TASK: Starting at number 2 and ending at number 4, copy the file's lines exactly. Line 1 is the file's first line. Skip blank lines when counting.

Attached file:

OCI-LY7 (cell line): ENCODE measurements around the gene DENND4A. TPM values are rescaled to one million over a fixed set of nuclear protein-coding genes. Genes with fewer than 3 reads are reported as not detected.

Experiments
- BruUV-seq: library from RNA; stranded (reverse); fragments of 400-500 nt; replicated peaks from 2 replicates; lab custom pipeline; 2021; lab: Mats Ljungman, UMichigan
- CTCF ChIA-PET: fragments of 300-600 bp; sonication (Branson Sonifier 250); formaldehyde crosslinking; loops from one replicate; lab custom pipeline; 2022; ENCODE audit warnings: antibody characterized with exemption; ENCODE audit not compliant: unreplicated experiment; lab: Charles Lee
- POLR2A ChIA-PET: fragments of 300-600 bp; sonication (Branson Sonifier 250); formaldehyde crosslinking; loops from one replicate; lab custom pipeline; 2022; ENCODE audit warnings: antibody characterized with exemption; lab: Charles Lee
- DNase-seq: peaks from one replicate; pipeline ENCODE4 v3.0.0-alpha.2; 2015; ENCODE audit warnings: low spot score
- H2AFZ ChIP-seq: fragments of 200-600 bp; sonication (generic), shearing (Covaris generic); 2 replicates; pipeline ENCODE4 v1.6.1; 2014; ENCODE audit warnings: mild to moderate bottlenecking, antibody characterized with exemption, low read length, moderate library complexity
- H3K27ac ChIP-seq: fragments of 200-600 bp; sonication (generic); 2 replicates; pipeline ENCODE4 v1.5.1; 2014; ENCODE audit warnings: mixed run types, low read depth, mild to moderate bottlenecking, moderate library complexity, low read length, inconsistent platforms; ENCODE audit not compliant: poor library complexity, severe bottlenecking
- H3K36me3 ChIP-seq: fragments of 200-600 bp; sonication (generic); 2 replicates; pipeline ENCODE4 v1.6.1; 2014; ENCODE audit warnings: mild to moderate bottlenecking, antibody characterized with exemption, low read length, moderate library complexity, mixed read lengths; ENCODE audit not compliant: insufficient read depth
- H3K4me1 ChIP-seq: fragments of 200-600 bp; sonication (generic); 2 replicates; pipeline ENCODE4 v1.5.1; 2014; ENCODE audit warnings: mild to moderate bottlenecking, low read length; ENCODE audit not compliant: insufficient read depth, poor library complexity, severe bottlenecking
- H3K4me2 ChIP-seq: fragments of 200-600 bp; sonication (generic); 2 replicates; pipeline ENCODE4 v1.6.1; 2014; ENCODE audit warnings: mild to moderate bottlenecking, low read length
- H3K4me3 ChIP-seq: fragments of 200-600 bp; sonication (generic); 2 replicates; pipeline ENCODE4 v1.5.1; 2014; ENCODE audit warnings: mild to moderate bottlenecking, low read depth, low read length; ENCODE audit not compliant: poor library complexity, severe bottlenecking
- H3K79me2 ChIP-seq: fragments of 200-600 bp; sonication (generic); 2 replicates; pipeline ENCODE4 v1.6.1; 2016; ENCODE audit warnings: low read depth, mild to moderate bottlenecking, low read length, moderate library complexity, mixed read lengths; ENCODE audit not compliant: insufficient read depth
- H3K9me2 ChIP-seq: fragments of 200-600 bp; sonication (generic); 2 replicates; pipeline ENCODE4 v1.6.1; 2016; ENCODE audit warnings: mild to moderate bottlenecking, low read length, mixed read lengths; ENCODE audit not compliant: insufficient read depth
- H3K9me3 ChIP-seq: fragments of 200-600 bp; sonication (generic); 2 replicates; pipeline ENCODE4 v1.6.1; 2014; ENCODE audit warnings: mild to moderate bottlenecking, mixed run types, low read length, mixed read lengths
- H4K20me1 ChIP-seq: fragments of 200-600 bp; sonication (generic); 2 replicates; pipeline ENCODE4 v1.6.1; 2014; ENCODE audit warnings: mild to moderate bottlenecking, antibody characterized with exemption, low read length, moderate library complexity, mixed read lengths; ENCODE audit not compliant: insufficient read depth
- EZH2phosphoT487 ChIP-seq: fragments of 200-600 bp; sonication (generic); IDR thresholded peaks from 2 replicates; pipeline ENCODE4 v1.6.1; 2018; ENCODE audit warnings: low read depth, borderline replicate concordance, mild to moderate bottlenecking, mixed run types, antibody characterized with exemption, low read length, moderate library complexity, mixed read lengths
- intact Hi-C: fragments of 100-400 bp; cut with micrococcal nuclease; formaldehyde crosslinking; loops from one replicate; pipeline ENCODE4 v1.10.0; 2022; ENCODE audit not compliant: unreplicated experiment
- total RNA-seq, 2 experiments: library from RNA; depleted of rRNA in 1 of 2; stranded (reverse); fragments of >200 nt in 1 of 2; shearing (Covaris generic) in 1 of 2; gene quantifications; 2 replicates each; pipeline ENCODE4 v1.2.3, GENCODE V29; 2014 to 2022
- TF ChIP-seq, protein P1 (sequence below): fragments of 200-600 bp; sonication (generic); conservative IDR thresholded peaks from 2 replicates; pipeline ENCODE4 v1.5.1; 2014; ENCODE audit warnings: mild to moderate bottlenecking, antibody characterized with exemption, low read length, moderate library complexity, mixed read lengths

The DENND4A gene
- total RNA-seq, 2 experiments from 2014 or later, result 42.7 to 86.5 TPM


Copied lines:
Experiments
- BruUV-seq: library from RNA; stranded (reverse); fragments of 400-500 nt; replicated peaks from 2 replicates; lab custom pipeline; 2021; lab: Mats Ljungman, UMichigan
- CTCF ChIA-PET: fragments of 300-600 bp; sonication (Branson Sonifier 250); formaldehyde crosslinking; loops from one replicate; lab custom pipeline; 2022; ENCODE audit warnings: antibody characterized with exemption; ENCODE audit not compliant: unreplicated experiment; lab: Charles Lee